Paste the reference and link to the second article here.Bond, M. (2017). The experiences and practices of educators that teach students with EBD (Doctoral dissertation, Northeastern University). Retrieved from:https://repository.library.northeastern.edu/files/neu:cj82qm28m/fulltext.pdf

References

Elam, C. M. (2016). Equipping Teachers to Meet the Needs of Students with Emotional and Behavioral Disorders.

Garwood, J. (2015). Classroom Management for Rural Students with or at Risk for Emotional and Behavioral Disorders: A Longitudinal Study across Early Elementary School.

Literature Review: Paper Grading Rubric

CriteriaLevels of Achievement
Content 80%AdvancedProficientDevelopingNot Present
Scholarly Tone31 to 34 pointsLevel one and two headings are coherently aligned with the research topic and are supported throughout the body of the paper using scholarly literature and written in a scholarly tone.29 to 30 pointsLevel one headings are coherently aligned with the research topic and are mostly supported throughout the body of the paper using scholarly literature and somewhat written in a scholarly tone.1 to 28 pointsSome headings are missing or are not coherently aligned with the research topic and are not well supported throughout the body of the paper using scholarly literature. Lacks scholarly tone.0 pointsNot present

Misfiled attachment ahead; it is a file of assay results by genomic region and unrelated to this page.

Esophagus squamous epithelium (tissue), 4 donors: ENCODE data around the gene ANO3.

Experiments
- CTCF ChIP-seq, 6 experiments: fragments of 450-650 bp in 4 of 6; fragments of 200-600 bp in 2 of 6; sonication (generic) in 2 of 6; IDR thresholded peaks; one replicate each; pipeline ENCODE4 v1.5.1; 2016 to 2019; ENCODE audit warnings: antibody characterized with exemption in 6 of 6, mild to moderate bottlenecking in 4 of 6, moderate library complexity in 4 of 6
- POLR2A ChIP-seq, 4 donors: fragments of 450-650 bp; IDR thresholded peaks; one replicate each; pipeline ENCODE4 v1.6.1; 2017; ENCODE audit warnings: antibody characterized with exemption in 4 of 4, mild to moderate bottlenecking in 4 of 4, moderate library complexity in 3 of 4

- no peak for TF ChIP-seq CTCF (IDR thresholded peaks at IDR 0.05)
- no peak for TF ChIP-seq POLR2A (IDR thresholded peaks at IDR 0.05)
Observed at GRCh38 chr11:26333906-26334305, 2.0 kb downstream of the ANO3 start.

Content79 to 86 pointsAll sources are peer-reviewed and clearly related to the topic. The topic is well-developed and an argument for the research is presented. The authors voice is heard throughout the paper.72 to 78 pointsSeven sources are peer-reviewed and clearly related to the topic. The topic is mostly well-developed and an argument for the research is somewhat presented. The authors voice is somewhat heard throughout the paper.1 to 71 pointsLess than 7 sources are peer-reviewed. Some sources are not clearly related to the topic. The topic lacks development and an argument for the research is vaguely presented. The authors voice is vaguely heard throughout the paper.0 pointsNot present
Structure: 20%AdvancedProficientDevelopingNot Present
Current APA, Mechanics, Format & Length28 to 30 pointsPaper is free of mechanical and current APA errors. 100% of the length requirement is met. Articles were published within the past 5-years.25 to 27 pointsFew mechanical and/or current APA errors exist. Length of the paper is met by 90% to 99%. Some articles were published within the past 5-years.1 to 24 pointsSeveral mechanical and/or current APA errors exist. Length of the paper is met by less than 90%. Few articles were published within the past 5-years.0 pointsErrors are pervasive.